Friday, June 09, 2006

Sedition conviction

A Jury has convicted Tim Selwyn of sedition. The conviction related to a pamphlet that Tim left at the scene of an axe attack on Helen Clark's electoral office. Tim was also accused of seditious conspiracy by emailing Black Power members seeking help in his campaign. His refusal to answer questions there may have hardened the Jury's hearts against him. The full text of the seditious pamphlet can be found here (he was convicted for the Ponsonby Road Pamphlet but acquitted of the Pamphlet left outside the electorate office because there he called for acts of civil disobediance) but the offending text is:
By attacking the electorate office [...] we signal that a threshold has been crossed.


We call upon all like-minded New Zealanders to take similar action of their own to send a clear message that such a gross, blatantly racist injustice to the Maori people will never be accepted.
By calling upon people to commit crimes similar to the axe attack on the electorate office windows, Tim was found guilty under s81(1c) of the Crimes Act 1961 which stipulates:
(1)A seditious intention is an intention—


(c)To incite, procure, or encourage violence, lawlessness, or disorder; [...]
People have been calling it an assault on free speech using archaic laws that, if enforced strictly, would criminalize blogs critical of the government and public protest. These views are nonsense. s81(2) of the Crimes Act states explicitly that a seditious intention does not exist if, among other things, the person is pointing out an error in government policy or the administration of justice and seeks their remedy by lawful means. Tim, by encouraging others to take similar action to the crime which he has committed, has crossed that line and his actions have become unlawful. Our Bill of Rights offers him no defense for s5 states:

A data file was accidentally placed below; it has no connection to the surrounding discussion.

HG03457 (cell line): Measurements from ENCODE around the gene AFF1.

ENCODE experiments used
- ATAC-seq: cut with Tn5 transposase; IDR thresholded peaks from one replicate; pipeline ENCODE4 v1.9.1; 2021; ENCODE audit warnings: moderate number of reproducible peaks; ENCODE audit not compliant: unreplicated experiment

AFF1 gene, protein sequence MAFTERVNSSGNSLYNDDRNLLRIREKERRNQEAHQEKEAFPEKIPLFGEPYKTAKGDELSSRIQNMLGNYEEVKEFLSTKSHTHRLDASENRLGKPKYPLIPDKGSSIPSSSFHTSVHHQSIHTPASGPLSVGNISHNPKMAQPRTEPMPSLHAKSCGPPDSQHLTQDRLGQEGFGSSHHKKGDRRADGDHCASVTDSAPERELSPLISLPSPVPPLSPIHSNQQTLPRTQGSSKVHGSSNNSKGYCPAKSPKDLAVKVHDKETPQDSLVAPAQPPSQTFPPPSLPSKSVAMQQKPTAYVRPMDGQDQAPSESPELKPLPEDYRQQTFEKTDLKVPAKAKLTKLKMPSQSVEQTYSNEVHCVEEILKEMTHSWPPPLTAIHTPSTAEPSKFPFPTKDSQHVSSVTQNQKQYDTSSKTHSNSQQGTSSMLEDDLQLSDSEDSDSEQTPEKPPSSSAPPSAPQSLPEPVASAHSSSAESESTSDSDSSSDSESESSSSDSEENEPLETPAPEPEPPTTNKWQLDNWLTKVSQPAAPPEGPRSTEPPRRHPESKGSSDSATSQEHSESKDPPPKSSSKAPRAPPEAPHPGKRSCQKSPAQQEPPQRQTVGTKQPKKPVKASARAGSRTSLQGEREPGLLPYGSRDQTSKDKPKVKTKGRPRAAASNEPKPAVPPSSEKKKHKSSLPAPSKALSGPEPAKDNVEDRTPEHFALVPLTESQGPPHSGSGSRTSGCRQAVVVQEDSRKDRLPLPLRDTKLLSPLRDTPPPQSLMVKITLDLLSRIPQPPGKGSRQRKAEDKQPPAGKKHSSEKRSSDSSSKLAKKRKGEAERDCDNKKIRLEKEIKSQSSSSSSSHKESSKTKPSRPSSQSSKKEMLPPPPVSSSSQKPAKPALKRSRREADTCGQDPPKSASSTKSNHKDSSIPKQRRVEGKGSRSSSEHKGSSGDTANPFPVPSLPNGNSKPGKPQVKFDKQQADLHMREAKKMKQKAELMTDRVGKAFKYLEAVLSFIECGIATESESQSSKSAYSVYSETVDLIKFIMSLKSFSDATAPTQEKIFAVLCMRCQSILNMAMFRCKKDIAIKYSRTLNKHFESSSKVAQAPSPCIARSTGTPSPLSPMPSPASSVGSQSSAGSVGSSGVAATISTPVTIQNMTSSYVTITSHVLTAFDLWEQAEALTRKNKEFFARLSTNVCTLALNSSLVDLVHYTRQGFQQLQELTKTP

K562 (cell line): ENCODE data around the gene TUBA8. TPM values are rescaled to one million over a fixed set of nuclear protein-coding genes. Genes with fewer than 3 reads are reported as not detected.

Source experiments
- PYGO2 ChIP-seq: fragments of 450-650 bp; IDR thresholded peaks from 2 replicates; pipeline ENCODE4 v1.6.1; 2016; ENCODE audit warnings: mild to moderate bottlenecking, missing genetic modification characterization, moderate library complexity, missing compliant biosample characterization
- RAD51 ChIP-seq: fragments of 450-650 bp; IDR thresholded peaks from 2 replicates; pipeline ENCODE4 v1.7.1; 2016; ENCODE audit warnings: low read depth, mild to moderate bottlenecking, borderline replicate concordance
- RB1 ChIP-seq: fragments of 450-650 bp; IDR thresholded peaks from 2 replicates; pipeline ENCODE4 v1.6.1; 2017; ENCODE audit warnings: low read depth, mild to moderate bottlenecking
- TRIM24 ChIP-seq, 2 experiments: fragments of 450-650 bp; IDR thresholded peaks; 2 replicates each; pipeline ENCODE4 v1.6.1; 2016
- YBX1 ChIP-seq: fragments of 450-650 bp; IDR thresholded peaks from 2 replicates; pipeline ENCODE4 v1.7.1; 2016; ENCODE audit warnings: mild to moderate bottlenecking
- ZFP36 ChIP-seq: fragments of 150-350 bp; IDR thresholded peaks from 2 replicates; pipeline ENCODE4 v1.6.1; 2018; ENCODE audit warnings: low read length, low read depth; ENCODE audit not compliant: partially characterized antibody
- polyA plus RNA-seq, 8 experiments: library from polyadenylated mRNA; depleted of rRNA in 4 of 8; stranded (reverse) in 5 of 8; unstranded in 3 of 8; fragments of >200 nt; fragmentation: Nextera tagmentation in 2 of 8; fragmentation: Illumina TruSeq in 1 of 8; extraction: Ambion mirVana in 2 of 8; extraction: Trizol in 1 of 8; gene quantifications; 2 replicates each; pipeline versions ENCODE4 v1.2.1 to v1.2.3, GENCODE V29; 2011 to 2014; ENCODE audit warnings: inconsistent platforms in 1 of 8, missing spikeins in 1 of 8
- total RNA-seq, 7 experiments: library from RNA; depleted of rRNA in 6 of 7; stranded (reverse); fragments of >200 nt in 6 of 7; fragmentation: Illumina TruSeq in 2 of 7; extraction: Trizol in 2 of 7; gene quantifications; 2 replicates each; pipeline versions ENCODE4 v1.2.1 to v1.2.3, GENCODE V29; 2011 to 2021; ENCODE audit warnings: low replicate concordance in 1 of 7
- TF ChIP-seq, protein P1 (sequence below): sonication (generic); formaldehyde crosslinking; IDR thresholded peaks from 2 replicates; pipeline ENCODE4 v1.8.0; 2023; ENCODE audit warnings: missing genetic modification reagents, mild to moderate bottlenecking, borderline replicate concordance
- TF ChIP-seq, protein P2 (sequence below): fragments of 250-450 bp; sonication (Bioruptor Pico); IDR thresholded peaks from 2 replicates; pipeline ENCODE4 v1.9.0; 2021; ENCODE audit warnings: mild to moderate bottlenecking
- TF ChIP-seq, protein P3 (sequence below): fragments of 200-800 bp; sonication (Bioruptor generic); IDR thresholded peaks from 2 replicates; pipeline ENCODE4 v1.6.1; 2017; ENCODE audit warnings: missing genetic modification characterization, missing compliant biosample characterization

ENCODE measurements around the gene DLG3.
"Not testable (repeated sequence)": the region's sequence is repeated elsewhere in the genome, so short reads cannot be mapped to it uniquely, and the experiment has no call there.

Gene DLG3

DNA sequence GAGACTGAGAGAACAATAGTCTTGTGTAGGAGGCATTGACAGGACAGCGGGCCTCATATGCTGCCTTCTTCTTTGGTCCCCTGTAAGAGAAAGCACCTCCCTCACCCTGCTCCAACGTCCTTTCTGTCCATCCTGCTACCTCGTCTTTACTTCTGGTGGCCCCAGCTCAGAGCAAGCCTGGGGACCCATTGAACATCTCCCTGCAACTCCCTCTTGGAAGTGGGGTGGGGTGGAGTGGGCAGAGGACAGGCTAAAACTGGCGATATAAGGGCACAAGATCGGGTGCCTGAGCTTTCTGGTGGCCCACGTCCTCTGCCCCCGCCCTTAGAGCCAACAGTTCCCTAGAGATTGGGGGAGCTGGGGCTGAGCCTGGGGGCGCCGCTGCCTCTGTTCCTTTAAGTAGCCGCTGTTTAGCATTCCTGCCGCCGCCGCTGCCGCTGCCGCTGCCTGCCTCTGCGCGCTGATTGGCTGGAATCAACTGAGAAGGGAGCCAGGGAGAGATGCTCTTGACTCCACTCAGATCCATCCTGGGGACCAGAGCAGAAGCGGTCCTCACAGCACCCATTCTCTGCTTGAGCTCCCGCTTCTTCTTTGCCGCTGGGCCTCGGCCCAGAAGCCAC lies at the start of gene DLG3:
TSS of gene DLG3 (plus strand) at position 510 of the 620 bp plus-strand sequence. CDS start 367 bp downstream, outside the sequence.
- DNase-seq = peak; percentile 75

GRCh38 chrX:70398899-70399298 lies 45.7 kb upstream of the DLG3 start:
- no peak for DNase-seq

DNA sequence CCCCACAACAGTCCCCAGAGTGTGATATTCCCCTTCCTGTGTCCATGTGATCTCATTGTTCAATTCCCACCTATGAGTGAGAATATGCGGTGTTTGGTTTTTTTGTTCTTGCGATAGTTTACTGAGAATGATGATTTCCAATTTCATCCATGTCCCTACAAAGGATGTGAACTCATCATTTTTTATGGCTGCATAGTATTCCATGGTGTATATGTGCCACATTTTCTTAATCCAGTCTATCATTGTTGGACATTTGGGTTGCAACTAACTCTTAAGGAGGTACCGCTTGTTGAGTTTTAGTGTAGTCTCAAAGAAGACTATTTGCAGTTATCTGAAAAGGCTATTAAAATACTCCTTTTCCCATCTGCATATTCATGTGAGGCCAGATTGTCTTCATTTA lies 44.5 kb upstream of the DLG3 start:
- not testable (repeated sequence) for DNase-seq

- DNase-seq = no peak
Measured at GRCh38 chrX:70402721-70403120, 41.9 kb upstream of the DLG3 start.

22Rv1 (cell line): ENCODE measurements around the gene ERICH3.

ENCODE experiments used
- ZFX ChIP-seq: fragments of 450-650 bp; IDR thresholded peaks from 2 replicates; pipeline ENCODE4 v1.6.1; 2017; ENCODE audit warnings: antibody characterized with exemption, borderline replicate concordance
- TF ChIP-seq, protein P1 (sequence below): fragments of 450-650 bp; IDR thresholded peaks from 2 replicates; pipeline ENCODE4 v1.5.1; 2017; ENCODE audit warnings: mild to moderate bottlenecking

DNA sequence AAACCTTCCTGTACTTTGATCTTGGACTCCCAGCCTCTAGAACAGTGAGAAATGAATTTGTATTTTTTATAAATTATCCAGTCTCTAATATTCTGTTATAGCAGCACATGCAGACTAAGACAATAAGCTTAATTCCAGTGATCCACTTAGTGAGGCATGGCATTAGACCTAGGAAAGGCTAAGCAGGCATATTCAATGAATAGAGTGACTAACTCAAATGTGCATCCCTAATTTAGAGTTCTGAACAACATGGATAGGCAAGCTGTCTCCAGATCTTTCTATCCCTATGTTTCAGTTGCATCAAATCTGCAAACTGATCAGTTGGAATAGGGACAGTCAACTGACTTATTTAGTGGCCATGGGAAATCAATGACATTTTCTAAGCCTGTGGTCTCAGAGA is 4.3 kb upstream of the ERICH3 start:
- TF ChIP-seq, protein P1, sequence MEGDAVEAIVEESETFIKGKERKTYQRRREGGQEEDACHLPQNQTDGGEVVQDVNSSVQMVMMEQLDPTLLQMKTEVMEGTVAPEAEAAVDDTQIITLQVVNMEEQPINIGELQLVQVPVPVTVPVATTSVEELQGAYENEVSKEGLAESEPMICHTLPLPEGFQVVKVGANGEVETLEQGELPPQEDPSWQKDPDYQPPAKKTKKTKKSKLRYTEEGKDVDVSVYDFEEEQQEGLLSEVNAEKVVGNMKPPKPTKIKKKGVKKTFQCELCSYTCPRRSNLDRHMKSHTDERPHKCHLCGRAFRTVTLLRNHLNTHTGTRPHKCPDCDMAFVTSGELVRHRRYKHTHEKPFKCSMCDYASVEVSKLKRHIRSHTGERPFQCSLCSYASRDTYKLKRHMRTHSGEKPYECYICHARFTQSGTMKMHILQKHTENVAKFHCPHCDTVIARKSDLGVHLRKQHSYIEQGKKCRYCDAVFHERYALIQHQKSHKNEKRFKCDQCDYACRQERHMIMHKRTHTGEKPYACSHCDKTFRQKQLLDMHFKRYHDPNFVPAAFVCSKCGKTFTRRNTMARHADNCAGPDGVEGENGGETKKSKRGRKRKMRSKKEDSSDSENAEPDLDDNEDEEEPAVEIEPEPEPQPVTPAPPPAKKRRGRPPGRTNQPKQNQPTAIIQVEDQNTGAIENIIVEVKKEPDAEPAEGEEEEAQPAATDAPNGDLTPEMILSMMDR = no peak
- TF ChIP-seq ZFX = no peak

Subject to section 4 of this Bill of Rights, the rights and freedoms contained in this Bill of Rights may be subject only to such reasonable limits prescribed by law as can be demonstrably justified in a free and democratic society.
For a concise statement of demonstrable justifications might exist, one can do no worse than turn to the European Convention on Human Rights, which after stipulating the Right to Free Speech then states(emphasis mine):
The exercise of these freedoms, since it carries with it duties and responsibilities, may be subject to such formalities, conditions, restrictions or penalties as are prescribed by law and are necessary in a democratic society, in the interests of national security, territorial integrity or public safety, for the prevention of disorder or crime, for the protection of health or morals, for the protection of the reputation or rights of others, for preventing the disclosure of information received in confidence, or for maintaining the authority and impartiality of the judiciary.

Article 10(2), European Convention of Human Rights
Other reactions against Tim's conviction include:
Media commentator and Timothy Selwyn supporter Bomber Bradbury says the verdicts signal a sad day for freedom of speech in New Zealand.

He says Tim Selwyn's actions were a protest and there was no intent to overthrow the Government or burn down Parliament.
It is not necessary to seek the government's overthrow in order to be guilty of sedition. What the act criminalizes and what Tim was found guilty of was the inciting, procuring or encouraging "violence, lawlessness, or disorder". A more sober argument against Selwyn's conviction can be found here:
Criminal law expert Scott Optican says he has never heard of a prosecution for a seditious pamphlet being brought.

He believes it is free speech to call for lawless action and only becomes sedition when that call is for immediate action and is capable of producing results.
Scott's belief is wrong as the words "procure, or encourage" do not require an immediate response to be effective.